Did you enter the counseling field feeling super gung-ho about offering direct client care services, only to find down the road that you don’t actually enjoy direct client care?
If so, don’t get discouraged just yet. You can still use your counseling skills and training in other unique and alternative ways!
In this blog post, we are going to go over 15 alternative career options for therapists.
You are more qualified than you think…
At first glance, it might seem like those of us trained as therapists have a very limited palette of career options to choose from. Or that the majority of career options involve offering direct client care to those seeking some form of mental health services. But this isn’t necessarily the case.
As it turns out, our training as therapists is incredibly valuable in a variety of settings. So if you’re looking to exit offering direct therapy to clients, this list is for you.
15 alternative therapy jobs to explore
Here are 15 alternative career options for therapists:
This might be a particularly manageable pivot if you’re already running a solo practice or if you have employees. It’s not required that you offer direct client care if you own a group practice.
You can focus on other items like running the business and supervising your employees or trainees without having to see clients.
2. management at agency/community/hospital settings
Similarly, you might thrive in a management position in an array of settings that offer mental health services, all while you don’t have to offer those services yourself.
3. serving other therapists with your unique skill set
This is vague on purpose because your skill set is unique to you as an individual. Hint hint: this is something I do! I teach other therapists about private practice.
If you’re a talented web designer, you could help therapists build their websites. Or you could consult on how to market a practice. Or literally anything!
You could create a super awesome new art therapy tool that you sell to therapists. You can get really creative here!
4. mental health advocacy/workplace trainings
Larger organizations, in particular, will hire mental health professionals to offer teachings and trainings to their staff, such as how to minimize burnout, increase productivity, or how to prioritize self-care.
5. consulting larger organizations
This is similar to the last item, except the focus is more behind-the-scenes on how you help an organization care well for employees, rather than teaching or training from a more visible space.
You could also pursue more conventional teaching avenues such as teaching at a higher education program.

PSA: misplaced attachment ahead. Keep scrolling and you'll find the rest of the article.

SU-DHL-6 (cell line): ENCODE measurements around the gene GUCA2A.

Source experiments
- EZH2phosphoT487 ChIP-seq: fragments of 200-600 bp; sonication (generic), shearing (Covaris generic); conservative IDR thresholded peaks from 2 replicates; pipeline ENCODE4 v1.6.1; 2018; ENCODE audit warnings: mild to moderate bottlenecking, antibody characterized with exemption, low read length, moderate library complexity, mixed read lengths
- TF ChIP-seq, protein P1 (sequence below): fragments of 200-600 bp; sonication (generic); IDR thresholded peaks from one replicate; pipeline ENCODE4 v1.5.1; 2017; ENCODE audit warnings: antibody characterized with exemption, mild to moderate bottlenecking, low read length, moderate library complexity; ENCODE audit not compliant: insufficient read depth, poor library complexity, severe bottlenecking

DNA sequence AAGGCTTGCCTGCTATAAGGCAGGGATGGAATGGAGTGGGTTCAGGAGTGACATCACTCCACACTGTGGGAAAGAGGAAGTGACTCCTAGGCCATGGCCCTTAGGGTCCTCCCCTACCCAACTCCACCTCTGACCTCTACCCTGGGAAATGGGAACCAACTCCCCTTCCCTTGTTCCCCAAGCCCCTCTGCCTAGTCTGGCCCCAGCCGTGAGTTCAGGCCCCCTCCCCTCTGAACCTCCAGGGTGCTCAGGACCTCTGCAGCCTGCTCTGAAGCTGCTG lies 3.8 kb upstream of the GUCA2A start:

7. consider a super-niche specialty
Think sports psychology, art therapy, music therapy, hypnotherapy, etc.
You may find a niche that tickles your fancy and makes the client work just different enough that it feels far more joyful and sustainable for you.
8. coaching (literally of any sort)
Whether it is one-on-one or group coaching, you could offer your expertise in any number of areas.
You could coach fellow therapists, or do parent coaching. You could coach CEOs on how to better support their employees’ mental health. Or maybe life coaching or career coaching are more up your alley.
9. work for a company creating products for therapists
Every company making a product or service for therapists needs therapists on their team to advise and shape the product. This is essential to ensuring their product is relevant to therapists and the mental health field.
10. academic/career advising at college setting
Therapists are a fabulous fit for this type of role! Often the direct interaction with students is different enough from therapy work that it makes the role a great fit for many mental health counselors.
I’m willing to bet that if there were more therapists in HR roles, corporate America would be a better place to work.
In all seriousness, therapists are really well suited for HR roles and you can help advocate for employees’ needs within a company.
12. special education teacher or tutor
If you love working with kids but are not interested in offering therapy services, special education or tutoring could be worth exploring.
The possibilities are endless here! You could write a book, but you could also be a contracted writer for a newspaper or magazine as an expert in mental health.
Obviously, I’m pretty partial to this one because this is what I’m doing!
You can create an online business or leverage the power of the expertise you have to become an influencer and make a living that way. The possibilities of entrepreneurship are limitless!
15. Career Pivot that builds on your current knowledge.
This option could require some additional schooling or training, however, your history in the mental health field could serve as an asset. For instance, pivoting into a physician’s assistant or genetic counselor.
This is far from an exhaustive list of alternative career options!
I’d argue that client care is just one aspect of our role in the world as therapists. We have an opportunity to create much broader systemic impact through other avenues.
If you’re considering changing careers as a therapist:
If you’re exploring alternative career options for therapists, I hope this list helps you see that all your skills and training are not a waste. They are a huge asset, regardless of what route you choose going forward – even if you do choose to exit the field altogether.
Keep in mind that you can mix and match – that’s what I do! I see clients part-time and I run an online business part-time. Above all – You do what fits best for you.
If you’re considering leaving the field altogether and would like some help navigating the next steps, I have a video all about that! Feel free to check it out here:
And until next time, from one therapist to another: I wish you well!
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